Hasbro Transformers Studio Series Stinger Hasbro, 2018
Day #1,966: May 17, 2018
Stinger Transformers: Age of Extinction - Studio Series #02
Transformers Studio Series Deluxe Class Toy
Item No.: Asst. E0701 No. E0739 Manufacturer:Hasbro Includes:4 throwing stars, Display Backdrop Action Feature:Transforms from Pagani Huayra and to robot Retail:$19.99 Availability: April 2018 (preview launch in February) Other: Small car, decent robot based on the first movie
The first Stinger I had snapped. It shows stress easily and one of the two I've owned had parts fit issues - so yeah, that didn't make me think much of this one. I was really looking forward to Stinger and as first impressions go, snapped parts and stress marks in the first once-over of the toy aren't how I like to start things.
Based on Transformers: Age of Extinction, Stinger has a kibble cannon made of roof and four throwing stars you can mount to the antenna on the back or under the car mode. 13 points of articulation don't really make a lot of added fun here, and numerous visible, unsightly metal pins can be seen on his chest and forearms. If you told me Hasbro and TakaraTomy called in "B" team for this one I'd believe you.
Comparing him to his ancestors, he's good - if you never transform it, it has some wacky kibble but is otherwise Stinger-esque with a new head, green eyes, and oh yes - a new body. Articulation is decent, with kibble mostly out of the way - but you can see the car's rear bumpers hanging off his calf robo-muscles and it can get in the way of posing him. The weapons can be put on his back - not particularly fun - or mounted on ugly 5mm pegs on his forearms. His 5mm closed fists serve no real purpose, as he has nothing for them to grip.
It's a complex transformation for a deluxe, with a lot of weird parts that kind of only barely seem to go where they should. You may feel like you're forcing things, or that the part shouldn't go there. It seems that's by design, resulting in an overly complicated figure for older fans that isn't very endearing as a toy unto itself.
The transformation is very unpleasant. I'm comfortable saying it. You have to really click parts over other parts, so things click or snap and when it fits it will fit well - but if it doesn't fit, things fly off or snap or stress. The red shows stress easily, so this is a toy that's really complicated and the parts don't all seem to have great tolerances from figure to figure. This forced-hard-click transformation makes you feel like you may break something, and in my case a part did break on a sample that wasn't even one of the clicky bits.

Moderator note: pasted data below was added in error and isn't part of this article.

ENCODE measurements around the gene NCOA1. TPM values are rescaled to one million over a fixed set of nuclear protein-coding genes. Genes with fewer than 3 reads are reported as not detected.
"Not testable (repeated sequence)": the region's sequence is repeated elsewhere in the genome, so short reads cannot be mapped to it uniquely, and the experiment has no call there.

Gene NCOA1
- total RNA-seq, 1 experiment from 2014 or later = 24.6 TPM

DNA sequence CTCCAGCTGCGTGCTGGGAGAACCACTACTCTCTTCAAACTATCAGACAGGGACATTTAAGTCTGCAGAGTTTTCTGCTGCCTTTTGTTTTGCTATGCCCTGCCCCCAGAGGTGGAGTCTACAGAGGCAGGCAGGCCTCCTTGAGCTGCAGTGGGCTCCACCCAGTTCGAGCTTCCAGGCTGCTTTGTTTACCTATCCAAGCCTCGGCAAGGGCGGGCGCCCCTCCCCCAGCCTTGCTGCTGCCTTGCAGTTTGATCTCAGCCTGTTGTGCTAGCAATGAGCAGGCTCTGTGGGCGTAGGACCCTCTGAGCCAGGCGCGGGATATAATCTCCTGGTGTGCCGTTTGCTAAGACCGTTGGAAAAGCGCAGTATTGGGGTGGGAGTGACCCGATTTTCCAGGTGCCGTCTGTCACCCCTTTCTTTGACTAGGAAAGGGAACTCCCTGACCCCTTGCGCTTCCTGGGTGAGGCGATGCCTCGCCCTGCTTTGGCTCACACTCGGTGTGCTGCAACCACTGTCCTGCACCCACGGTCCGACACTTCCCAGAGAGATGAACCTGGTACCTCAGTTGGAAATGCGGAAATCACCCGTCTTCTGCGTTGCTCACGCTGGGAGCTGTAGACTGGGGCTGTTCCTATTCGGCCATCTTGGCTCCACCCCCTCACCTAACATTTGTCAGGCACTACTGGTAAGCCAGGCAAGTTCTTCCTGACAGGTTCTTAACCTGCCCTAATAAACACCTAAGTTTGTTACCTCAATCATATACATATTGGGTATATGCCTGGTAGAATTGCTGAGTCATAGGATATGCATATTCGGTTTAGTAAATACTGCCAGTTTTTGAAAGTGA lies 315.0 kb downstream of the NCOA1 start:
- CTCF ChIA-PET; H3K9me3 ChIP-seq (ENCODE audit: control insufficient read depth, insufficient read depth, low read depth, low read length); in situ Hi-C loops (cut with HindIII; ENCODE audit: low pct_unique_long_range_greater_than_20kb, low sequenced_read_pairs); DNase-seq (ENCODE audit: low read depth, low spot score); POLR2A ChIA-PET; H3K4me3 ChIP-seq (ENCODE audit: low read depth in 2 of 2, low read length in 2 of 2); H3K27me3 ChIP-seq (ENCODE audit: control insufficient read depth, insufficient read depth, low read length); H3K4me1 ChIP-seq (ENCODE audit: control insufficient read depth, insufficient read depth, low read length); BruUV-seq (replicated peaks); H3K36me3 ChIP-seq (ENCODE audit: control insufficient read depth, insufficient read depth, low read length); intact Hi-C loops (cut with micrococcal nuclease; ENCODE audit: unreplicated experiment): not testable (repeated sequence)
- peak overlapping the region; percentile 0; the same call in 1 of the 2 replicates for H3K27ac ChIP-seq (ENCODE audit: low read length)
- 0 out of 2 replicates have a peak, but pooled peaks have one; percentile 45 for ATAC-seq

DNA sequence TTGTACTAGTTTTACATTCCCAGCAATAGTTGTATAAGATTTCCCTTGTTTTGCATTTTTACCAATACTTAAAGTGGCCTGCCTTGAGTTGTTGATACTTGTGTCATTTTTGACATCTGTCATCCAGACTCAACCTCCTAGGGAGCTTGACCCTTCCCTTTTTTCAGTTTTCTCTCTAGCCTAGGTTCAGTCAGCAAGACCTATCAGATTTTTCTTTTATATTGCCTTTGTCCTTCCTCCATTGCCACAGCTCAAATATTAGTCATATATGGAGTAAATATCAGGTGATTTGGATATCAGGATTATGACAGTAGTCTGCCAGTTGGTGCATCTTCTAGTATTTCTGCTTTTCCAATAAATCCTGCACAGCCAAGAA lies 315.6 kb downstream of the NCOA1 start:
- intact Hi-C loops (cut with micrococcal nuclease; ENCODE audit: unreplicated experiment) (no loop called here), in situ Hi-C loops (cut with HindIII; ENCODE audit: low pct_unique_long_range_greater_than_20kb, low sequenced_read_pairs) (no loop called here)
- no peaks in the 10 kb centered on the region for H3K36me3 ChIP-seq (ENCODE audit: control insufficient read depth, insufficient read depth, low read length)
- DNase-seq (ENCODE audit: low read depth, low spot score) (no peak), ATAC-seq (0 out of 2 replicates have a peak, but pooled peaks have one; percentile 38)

The car is panely and it looks more or less just fine. The wheels look cheap and are unpainted, with the mushroom peg sticking out rather than in. The paint is fine, the Decepticon logo is pretty dark. It has super-tinted windows and doesn't have any features to speak of.
The nicest thing I can say about this toy is that it exists and the colors are pretty good. It is what it is - and it's not good enough. After missing the red Bumblebee-as-Stinger from Japan, I was elated to hear a new mold was coming out. I started picking up Studio Series toys because I wanted this one to be good... and it wasn't great. Well, you're not going to listen to me. You want this figure, or so you think. QC may be spotty, and I noticed stress on the red plastic before even posing the second Stinger I opened. I'm not saying problems are guaranteed, but I would advise you to expect there to be flaws with this one. If you're reading this in the distant future, I hope another better Stinger has already found itself in your collection. Ratchet is OK. Bumblebee exceeds expectations. Optimus, for his shortcomings, is still a fun thing to play around with. I don't have much positive to say here.
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